How To Turn $5000 To $25 Million In 5 Years Selling To … Babies

Submitted by Dmitri Davydov on Wed, 2006-08-30 10:30.
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Most great ideas are born from a need. The Baby Einstein Company LLC based in Littleton, Colorado, came from Julie Aigner-Clark’s need for a learning tool for her infant daughter. In 1995, this former teacher and new mom read the latest research regarding babies’ capacity to learn. Finding nothing in stores that used the research and that was developmentally appropriate, educational and fun, Aigner-Clark (pictured with daughters Sierra, 3, and Aspen, 6) decided to create something herself. Her first video, Baby Einstein, featured intriguing pictures and mothers speaking different languages.

Says Aigner-Clark, “I wanted something that was not only entertaining but stimulating and engaging that would give [my daughter] exposure to things that were lovely.”

As a mom, she knew her product was good, but “nobody was returning my calls,” she says. “I knew if I could get it into the hands of a mom or an executive who had a baby, [that] would sell it.”

Two years later, with no responses to her many queries, Aigner-Clark finally hit pay dirt: She went to the American International Toy Fair in New York City determined to get her product into the hands of a buyer from The Right Start, a high-end baby retailer. She searched the huge show for two days without luck. When she finally found the buyers, she says, “I ran up to them [and said,] ‘You’re going to love this video! You have to watch it! It’s perfect for your store!’ ” Aigner-Clark’s instincts were right on: Baby Einstein soon became the store’s fastest-moving product. Here initial investment - $5000

She’s followed up with more books and videos - Baby Bach, Baby Mozart, Baby Shakespeare and Baby Van Gogh. She’s also developed Baby Santa’s Music Box.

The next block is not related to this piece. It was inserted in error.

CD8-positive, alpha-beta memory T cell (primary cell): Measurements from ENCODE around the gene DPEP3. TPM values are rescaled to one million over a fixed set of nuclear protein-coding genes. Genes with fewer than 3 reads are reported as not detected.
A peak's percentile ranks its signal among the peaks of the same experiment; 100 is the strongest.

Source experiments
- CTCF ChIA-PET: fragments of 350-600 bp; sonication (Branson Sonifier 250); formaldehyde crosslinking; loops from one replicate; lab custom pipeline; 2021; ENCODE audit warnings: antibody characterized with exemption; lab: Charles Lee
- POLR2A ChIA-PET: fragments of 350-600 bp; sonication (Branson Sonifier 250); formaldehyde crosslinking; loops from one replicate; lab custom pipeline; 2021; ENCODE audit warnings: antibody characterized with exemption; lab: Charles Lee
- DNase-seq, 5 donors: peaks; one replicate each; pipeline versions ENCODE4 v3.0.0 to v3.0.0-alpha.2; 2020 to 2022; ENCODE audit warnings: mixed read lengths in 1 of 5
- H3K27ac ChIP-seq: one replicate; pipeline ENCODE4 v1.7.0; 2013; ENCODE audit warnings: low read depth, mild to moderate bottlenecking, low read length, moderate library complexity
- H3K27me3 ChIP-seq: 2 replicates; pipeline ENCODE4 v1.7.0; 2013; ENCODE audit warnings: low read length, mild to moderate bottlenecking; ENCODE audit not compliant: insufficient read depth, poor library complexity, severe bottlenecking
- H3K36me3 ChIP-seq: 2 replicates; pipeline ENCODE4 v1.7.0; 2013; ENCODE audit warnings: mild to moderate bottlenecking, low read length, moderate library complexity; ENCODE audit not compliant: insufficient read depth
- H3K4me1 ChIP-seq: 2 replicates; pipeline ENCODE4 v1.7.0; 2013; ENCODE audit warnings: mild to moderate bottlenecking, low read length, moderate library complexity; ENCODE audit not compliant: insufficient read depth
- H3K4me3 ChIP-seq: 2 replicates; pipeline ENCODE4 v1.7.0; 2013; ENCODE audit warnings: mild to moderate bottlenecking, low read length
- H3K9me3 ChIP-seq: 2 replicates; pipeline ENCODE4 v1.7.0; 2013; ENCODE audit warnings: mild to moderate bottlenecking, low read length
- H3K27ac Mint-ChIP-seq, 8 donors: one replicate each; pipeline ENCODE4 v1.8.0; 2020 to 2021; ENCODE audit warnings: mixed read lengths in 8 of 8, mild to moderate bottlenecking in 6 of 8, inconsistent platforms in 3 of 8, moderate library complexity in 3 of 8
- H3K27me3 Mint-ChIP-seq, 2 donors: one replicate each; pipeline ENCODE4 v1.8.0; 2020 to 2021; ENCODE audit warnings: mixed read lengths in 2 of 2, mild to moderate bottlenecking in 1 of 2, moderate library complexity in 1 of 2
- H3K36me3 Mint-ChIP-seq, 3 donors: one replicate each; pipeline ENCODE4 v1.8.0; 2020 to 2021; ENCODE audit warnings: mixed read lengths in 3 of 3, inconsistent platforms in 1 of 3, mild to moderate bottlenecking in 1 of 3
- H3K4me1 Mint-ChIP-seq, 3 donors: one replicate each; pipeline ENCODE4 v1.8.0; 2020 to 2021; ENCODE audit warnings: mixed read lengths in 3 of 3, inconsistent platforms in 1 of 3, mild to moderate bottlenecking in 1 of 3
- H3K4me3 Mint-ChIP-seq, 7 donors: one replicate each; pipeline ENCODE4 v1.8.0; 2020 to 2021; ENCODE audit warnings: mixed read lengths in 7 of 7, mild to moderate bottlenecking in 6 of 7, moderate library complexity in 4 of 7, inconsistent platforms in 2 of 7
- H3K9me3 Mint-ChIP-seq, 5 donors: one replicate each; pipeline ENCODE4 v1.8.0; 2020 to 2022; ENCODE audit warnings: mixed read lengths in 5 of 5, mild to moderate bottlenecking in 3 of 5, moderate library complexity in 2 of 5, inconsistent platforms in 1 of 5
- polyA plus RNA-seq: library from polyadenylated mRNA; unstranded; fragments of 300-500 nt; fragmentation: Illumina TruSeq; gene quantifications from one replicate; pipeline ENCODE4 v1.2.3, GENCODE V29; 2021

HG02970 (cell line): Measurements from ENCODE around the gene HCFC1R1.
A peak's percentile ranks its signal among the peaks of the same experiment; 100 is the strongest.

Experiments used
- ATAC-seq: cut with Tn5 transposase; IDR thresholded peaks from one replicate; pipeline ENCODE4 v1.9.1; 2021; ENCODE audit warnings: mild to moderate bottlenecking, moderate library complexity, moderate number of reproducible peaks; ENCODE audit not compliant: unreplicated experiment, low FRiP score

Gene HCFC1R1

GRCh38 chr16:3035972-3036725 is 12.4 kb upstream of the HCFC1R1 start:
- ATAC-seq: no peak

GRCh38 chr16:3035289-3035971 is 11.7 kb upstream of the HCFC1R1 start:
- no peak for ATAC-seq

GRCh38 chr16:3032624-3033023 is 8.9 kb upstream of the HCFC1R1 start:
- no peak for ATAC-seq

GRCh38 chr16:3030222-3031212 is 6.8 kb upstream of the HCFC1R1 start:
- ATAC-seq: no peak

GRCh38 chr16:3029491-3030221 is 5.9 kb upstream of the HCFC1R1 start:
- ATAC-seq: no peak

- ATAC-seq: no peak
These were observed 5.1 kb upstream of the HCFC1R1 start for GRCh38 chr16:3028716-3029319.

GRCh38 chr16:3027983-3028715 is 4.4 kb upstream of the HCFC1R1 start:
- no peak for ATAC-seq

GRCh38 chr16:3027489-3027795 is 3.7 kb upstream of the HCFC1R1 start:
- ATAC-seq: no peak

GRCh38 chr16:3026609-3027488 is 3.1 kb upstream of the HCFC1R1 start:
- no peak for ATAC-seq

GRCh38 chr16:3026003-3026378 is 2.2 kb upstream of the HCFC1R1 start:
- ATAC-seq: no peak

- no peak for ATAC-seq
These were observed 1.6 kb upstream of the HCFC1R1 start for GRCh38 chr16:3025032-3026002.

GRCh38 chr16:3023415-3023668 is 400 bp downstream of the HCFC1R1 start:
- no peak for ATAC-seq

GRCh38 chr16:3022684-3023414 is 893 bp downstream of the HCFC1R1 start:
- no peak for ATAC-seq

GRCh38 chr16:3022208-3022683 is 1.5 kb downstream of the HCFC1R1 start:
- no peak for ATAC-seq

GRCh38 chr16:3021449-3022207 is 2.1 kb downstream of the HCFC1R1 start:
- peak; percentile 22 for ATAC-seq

Still, even with 1999 sales of more than $4 million, $10 million in 2000 and $25 million in 2001, Aigner-Clark’s best rewards are being able to organize her schedule around her daughters and reading the stirring letters she gets from Baby Einstein viewers. How does she define success? “That I’ve made these kids - who are so special - happy . . . that I’ve made them smile.”

Using the philosophy that the infant brain thrives in a child who is positively stimulated emotionally, physically and intellectually, Aigner-Clark incorporated puppetry with sounds, foreign languages, poetry and classical music. Baby Einstein's productions emphasize "real-world" images over computer graphics or animation to more accurately reflect the world that babies see.

Despite Baby Einstein's phenomenal reception, the company has never employed more than seven people. Clark (Julie’s husband) also notes Baby Einstein never took out a loan or equity capital. In fact, Baby Einstein operated from Aigner-Clark's home until 2001.

The secret to Baby Einstein's success, Clark said, has been "a good concept and a brilliant branding strategy."

"[Julie] did a marvelous job of catching a trend and building it," Clark said.
That’s when the business got Disney’s attention. In 2002 the couple sold the company for an estimated $25 million dollars.

With Disney, the characters that Aigner-Clark created would not only get a wider audience, but better production values.

As for Julie Aigner-Clark, she’s looking for another big idea.

Marketing to the New Super Consumer: Mom & Kid